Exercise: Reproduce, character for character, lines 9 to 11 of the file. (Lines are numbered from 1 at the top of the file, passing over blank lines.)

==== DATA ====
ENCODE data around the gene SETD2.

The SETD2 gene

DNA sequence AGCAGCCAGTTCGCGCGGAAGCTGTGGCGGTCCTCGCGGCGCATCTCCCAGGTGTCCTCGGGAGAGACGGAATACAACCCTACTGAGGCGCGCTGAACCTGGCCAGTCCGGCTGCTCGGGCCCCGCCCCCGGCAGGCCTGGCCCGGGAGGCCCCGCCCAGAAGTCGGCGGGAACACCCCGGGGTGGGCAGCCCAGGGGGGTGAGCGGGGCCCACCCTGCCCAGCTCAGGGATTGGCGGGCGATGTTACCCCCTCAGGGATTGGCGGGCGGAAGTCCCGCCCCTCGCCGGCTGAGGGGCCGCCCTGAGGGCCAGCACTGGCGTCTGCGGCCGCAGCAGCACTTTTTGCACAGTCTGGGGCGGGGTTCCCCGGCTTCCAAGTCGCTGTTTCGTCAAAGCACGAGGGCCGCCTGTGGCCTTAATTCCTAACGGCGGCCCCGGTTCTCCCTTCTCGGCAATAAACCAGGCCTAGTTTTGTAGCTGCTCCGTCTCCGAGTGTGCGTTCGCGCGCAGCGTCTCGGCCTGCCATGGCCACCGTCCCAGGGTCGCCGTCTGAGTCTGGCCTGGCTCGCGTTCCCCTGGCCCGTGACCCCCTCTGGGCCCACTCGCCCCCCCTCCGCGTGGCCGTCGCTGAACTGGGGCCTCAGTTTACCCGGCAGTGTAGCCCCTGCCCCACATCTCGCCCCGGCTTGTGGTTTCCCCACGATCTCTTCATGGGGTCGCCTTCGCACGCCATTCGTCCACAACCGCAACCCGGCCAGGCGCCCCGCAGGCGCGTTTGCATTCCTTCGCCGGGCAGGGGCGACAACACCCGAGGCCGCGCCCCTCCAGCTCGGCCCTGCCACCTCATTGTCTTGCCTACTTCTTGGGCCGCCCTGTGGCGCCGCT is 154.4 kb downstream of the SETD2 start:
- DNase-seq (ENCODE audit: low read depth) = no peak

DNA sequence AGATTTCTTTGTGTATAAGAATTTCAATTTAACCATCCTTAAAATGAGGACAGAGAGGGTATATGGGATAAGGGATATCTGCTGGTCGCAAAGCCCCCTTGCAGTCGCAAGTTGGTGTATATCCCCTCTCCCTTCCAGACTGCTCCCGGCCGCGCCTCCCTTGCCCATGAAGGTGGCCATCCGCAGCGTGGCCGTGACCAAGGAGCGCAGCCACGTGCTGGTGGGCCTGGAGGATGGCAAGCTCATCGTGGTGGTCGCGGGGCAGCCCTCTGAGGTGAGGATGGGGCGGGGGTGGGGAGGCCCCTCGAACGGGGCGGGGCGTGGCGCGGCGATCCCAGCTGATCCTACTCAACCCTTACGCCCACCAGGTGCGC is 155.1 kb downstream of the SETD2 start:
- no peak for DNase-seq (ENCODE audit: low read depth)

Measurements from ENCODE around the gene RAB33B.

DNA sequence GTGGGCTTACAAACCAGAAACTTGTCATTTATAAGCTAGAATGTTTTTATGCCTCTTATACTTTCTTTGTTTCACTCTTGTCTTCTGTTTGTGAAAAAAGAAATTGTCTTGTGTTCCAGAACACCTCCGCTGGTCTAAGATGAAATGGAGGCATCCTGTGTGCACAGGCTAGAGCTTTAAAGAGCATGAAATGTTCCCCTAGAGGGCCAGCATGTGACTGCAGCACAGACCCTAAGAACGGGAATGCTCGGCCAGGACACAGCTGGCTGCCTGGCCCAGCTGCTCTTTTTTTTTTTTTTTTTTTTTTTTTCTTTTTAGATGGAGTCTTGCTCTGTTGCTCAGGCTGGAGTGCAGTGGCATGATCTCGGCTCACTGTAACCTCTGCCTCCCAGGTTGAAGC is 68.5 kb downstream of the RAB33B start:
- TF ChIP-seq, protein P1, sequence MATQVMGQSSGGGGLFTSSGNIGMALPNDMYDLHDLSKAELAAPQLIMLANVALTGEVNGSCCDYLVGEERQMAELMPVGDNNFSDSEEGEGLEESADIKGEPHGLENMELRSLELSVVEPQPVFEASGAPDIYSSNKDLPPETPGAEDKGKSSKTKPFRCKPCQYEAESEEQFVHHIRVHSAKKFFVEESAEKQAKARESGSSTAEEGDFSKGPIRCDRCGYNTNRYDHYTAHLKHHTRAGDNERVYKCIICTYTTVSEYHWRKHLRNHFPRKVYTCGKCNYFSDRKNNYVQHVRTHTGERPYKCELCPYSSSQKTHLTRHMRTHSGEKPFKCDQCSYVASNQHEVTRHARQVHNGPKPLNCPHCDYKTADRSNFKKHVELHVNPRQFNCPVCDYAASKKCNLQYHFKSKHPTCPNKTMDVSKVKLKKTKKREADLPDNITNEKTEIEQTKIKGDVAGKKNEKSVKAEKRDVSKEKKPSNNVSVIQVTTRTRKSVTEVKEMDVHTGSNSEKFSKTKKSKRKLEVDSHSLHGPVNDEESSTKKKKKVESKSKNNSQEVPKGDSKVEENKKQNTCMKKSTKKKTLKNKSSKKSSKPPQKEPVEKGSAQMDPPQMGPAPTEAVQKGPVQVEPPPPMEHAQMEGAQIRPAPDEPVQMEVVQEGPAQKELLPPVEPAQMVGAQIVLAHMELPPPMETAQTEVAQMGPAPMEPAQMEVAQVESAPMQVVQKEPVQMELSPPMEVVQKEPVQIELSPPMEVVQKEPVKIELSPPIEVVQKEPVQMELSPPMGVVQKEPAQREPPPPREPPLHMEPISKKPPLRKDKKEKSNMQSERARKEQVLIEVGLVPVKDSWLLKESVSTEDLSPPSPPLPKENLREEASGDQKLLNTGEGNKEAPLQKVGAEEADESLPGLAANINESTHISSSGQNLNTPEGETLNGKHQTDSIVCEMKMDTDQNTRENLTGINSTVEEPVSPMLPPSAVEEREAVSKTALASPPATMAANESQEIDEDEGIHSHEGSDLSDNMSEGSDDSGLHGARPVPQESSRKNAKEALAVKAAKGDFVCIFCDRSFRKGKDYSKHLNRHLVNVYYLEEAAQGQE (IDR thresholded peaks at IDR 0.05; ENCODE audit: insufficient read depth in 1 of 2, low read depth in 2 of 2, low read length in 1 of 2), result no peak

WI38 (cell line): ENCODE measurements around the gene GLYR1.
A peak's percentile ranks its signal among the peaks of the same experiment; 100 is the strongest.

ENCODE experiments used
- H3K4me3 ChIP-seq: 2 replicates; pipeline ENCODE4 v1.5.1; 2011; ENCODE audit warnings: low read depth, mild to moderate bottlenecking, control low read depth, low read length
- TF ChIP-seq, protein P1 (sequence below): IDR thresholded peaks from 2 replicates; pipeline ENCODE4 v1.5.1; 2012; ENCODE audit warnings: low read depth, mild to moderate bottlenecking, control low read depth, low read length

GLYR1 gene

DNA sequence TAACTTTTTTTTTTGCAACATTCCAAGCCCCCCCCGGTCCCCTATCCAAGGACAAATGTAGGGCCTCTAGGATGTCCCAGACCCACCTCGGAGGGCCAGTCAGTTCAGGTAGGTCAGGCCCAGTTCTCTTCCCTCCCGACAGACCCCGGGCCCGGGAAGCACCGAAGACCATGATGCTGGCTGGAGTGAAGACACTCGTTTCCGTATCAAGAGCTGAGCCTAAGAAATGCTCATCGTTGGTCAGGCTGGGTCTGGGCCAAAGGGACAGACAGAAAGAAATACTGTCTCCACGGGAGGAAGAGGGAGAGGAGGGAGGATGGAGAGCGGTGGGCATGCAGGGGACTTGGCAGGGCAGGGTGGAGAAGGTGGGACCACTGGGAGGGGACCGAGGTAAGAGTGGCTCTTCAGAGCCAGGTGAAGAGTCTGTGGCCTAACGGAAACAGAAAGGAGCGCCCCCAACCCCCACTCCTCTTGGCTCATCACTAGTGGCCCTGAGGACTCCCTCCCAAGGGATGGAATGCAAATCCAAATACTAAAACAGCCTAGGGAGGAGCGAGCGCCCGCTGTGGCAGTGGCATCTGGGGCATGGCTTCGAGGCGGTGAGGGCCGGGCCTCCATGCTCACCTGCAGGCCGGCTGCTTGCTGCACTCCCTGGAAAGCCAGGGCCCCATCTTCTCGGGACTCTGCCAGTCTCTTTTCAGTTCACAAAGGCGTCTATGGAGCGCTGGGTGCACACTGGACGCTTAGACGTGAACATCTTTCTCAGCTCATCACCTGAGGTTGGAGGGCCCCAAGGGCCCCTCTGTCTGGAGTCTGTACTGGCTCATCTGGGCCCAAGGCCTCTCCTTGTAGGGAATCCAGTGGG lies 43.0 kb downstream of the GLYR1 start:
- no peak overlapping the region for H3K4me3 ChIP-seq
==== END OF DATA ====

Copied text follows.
- TF ChIP-seq, protein P1, sequence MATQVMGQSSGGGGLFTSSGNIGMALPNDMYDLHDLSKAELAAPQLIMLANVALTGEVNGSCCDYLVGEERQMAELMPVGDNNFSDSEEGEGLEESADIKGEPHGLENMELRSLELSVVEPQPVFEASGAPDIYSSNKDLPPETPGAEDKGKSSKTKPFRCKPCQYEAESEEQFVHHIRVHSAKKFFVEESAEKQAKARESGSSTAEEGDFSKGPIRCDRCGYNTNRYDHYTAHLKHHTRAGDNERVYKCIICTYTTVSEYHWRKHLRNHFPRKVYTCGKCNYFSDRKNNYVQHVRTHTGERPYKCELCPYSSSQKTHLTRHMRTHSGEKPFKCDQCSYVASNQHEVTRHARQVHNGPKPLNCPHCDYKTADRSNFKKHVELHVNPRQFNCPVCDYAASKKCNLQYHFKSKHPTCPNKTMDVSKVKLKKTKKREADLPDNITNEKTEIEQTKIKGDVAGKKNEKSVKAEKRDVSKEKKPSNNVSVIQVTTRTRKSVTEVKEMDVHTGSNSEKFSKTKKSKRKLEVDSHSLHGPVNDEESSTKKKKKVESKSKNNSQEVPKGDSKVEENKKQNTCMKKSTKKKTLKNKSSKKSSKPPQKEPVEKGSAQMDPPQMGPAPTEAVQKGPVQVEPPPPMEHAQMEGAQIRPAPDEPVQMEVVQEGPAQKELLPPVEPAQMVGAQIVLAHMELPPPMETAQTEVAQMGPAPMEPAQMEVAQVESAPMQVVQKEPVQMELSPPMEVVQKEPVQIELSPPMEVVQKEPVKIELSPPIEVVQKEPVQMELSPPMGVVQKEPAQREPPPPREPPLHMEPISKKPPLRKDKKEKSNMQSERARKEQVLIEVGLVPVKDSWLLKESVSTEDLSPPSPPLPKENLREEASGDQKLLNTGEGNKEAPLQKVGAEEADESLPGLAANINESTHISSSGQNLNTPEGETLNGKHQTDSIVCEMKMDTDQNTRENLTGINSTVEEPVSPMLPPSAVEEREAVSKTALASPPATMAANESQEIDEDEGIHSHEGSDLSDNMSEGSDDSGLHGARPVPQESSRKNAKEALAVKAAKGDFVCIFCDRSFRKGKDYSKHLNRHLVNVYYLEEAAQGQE (IDR thresholded peaks at IDR 0.05; ENCODE audit: insufficient read depth in 1 of 2, low read depth in 2 of 2, low read length in 1 of 2), result no peak

WI38 (cell line): ENCODE measurements around the gene GLYR1.
A peak's percentile ranks its signal among the peaks of the same experiment; 100 is the strongest.